Tuesday, 14 May 2013

Writing - Good news/Bad news and Grammar

Gallery Owner:I have some good news and some bad news.
What's the good news?
Gallery Owner:The good news is that a man came in here today asking if the price of your paintings would go up after you die.  When I told him they would he bought every one of your paintings.
Artist:That's great!  What's the bad news?
Gallery Owner:The bad news is that man was your doctor!

Every now and again I feel that the accumulated quantity of bad news is really depressing. The tin lid was put on the current affairs in the news at present with the release of Chris Huhne and Vicky Price

 These two were found guilty of perverting the course of justice (fundamentally telling lies) and were given prison sentences of around eight months. They served eight weeks in open prisons. I've no doubt that there conditions were somewhat better than those of the majority of pensioners have to endure in this country. The piece of the article that real messed with my head was the announcement that once again they will each write a book. I've no doubt that publisher's will be falling over each other to produce said books, probably written by some overworked, underpaid ghost writer. Once again publisher's milking what they see as a ready made market with a pair of books which I contest shouldn't be written. Why would the buying public want to read about the experiences of two proven liars? The mind boggles!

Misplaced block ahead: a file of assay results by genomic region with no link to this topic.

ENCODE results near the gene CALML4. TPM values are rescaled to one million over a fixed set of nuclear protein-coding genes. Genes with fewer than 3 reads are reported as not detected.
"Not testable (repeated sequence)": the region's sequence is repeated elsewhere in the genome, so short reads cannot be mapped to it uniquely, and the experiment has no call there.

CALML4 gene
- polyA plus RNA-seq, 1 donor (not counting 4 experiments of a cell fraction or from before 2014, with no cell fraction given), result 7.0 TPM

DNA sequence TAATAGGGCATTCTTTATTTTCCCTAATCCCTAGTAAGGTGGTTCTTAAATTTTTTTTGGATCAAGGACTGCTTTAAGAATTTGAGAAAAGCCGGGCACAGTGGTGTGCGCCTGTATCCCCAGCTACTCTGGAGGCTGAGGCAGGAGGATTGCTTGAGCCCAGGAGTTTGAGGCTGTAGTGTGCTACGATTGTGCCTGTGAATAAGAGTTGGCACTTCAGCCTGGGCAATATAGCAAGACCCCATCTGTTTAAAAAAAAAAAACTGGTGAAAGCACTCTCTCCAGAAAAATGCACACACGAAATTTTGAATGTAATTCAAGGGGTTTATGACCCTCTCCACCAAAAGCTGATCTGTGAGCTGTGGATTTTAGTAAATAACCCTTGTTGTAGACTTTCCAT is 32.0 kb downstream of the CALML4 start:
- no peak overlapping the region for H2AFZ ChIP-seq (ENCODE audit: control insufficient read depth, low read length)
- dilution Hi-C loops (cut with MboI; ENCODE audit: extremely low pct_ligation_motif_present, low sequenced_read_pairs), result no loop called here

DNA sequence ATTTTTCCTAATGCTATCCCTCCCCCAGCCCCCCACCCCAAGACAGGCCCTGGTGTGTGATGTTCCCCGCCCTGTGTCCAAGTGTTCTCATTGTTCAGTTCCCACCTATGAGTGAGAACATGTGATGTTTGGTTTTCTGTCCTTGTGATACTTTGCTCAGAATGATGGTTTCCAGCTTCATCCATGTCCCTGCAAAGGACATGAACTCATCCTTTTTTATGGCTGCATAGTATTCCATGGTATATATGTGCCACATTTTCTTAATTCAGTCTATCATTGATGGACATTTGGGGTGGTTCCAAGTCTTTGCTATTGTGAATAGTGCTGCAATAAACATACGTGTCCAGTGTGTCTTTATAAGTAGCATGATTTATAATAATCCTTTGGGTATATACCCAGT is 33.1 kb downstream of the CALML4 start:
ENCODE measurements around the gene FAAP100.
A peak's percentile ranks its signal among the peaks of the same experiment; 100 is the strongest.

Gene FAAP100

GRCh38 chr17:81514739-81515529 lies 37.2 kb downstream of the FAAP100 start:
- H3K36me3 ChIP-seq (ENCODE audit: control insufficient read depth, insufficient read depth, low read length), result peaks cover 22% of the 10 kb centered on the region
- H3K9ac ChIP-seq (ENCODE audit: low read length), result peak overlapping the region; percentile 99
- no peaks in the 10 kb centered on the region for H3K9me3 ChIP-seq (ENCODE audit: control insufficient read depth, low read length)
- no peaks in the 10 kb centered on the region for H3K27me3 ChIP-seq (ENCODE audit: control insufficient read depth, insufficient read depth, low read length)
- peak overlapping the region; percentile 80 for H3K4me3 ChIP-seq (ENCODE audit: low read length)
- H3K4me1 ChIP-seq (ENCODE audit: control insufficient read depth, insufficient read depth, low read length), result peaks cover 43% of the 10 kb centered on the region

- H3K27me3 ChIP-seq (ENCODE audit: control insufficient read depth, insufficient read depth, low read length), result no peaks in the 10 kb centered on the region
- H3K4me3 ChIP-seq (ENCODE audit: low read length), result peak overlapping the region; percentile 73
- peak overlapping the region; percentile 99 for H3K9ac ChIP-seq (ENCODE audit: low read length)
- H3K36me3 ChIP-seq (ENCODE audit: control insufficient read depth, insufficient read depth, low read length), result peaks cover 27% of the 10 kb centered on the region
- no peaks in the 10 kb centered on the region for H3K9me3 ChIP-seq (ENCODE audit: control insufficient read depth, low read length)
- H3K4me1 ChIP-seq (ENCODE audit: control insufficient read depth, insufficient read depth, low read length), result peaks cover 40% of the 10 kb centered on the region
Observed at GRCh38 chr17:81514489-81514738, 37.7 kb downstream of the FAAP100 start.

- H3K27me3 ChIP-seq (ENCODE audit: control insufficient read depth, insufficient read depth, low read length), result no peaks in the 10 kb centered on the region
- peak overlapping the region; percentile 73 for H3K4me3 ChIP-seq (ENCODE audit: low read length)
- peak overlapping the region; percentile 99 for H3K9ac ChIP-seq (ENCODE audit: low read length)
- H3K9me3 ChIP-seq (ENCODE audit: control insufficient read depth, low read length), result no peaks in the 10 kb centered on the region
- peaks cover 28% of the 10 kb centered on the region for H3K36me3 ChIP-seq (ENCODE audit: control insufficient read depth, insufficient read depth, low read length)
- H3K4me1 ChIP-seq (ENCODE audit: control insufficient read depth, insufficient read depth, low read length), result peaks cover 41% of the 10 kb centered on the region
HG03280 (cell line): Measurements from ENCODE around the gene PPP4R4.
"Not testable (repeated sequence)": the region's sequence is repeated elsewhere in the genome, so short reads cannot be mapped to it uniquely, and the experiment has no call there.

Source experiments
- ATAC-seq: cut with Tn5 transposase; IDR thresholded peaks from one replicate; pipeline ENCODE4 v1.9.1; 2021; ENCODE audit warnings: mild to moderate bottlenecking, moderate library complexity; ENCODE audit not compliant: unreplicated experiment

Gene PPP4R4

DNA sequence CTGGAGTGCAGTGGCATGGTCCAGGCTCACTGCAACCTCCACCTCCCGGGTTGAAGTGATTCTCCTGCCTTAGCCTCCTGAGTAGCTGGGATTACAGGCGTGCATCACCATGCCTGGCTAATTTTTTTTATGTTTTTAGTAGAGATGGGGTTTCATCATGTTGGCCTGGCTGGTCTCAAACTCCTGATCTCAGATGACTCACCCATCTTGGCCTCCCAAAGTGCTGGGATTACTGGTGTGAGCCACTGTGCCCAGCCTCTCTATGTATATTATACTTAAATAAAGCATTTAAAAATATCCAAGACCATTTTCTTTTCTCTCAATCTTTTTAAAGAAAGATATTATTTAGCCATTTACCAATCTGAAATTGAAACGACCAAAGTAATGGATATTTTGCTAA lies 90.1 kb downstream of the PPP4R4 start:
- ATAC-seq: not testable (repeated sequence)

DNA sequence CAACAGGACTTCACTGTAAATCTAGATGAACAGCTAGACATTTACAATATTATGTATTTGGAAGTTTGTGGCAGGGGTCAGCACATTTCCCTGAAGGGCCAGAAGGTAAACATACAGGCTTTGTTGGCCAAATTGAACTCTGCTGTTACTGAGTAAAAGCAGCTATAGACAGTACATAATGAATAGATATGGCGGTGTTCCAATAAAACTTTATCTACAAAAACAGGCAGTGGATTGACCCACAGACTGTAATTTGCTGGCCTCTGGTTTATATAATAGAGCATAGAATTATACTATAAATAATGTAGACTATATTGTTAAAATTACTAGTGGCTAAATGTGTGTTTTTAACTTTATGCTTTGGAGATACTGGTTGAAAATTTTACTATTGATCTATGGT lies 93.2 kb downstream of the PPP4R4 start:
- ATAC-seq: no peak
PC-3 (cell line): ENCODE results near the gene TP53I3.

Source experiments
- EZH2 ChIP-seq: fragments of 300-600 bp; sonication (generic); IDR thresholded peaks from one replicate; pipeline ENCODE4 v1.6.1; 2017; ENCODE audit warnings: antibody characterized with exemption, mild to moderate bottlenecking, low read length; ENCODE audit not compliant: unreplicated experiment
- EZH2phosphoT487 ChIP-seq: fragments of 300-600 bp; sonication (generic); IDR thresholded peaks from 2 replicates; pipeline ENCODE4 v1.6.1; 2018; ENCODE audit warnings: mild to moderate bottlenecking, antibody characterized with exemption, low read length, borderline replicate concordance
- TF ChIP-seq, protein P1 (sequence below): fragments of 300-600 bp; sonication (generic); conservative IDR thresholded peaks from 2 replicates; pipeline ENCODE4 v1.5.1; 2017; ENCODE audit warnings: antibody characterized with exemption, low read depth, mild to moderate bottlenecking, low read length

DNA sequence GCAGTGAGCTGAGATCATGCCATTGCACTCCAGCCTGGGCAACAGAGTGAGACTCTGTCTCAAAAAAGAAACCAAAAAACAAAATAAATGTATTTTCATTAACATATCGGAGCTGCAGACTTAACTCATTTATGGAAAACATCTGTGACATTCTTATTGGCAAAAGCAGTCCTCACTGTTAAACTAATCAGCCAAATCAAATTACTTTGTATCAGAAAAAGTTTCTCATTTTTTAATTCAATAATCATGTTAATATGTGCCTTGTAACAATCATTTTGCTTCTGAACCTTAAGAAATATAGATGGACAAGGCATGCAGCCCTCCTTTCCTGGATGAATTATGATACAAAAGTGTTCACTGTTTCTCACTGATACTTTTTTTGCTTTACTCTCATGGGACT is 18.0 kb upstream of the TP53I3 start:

Grammar Tests for primary age children

A new grammar and spelling test arrives in primary schools in England this week. It is the first time in a while that such emphasis has been put on grammar.
Some of the questions will seem straightforward for many adults, such as where to place a comma or a colon in a sentence. But other aspects - identifying different types of adverbs or distinguishing between subordinating and co-ordinating connectives - might raise eyebrows.
Grammar is not just an educational issue. For some adults, it can sabotage friendships and even romantic relationships.
Grammarians argue it ensures clarity and elegance. For others, it is a series of archaic rules beloved of pedants, bearing little relation to how people really communicate.

It isn't always obvious what constitutes good and bad grammar.
The 17th Century poet John Dryden is said to have invented the notion that you can't end a sentence with a preposition, which has led to heated debate ever since. And what about starting a sentence with "and"?

One has to be careful, cautions Patrick Wilson, founder of the Tutor Crowd, which works with young people. "There's a danger people can be too judgemental."
He, like many of his students, used to struggle at school with grammar and spelling. "Knowing when to use a semi-colon is not a determinant of intelligence. It's a determinant of whether you can follow rules."

The split infinitive is the most celebrated of grammar conundrums. Henry Fowler, author of the Dictionary of Modern English Usage, published in 1926, summed up the debate as follows.
"The English-speaking world may be divided into (1) those who neither know nor care what a split infinitive is; (2) those who do not know, but care very much; (3) those who know and condemn; (4) those who know and approve; and (5) those who know and distinguish. Those who neither know nor care are the vast majority, and are a happy folk, to be envied by the minority classes."
Grammar is provocative. But perhaps it's an itch that English speakers need to scratch.

I think I come somewhere between (1) and (5)!!!!!

Sometimes splitting the infinitive deserves artistic licence.

God Bless